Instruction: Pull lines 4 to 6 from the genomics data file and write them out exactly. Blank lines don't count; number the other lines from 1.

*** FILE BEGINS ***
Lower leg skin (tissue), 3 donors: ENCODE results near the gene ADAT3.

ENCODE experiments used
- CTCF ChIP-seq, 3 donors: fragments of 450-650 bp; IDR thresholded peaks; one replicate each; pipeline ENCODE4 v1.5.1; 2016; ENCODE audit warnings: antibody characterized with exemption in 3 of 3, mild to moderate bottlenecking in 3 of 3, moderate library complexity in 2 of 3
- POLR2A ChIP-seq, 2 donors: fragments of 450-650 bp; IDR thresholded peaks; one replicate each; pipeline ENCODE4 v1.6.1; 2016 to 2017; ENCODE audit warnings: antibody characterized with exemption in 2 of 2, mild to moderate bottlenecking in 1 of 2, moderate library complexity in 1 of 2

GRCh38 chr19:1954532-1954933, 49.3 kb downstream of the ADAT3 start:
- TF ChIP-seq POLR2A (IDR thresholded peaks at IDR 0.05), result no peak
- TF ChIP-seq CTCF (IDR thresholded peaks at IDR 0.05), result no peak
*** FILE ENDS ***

- POLR2A ChIP-seq, 2 donors: fragments of 450-650 bp; IDR thresholded peaks; one replicate each; pipeline ENCODE4 v1.6.1; 2016 to 2017; ENCODE audit warnings: antibody characterized with exemption in 2 of 2, mild to moderate bottlenecking in 1 of 2, moderate library complexity in 1 of 2

GRCh38 chr19:1954532-1954933, 49.3 kb downstream of the ADAT3 start:
- TF ChIP-seq POLR2A (IDR thresholded peaks at IDR 0.05), result no peak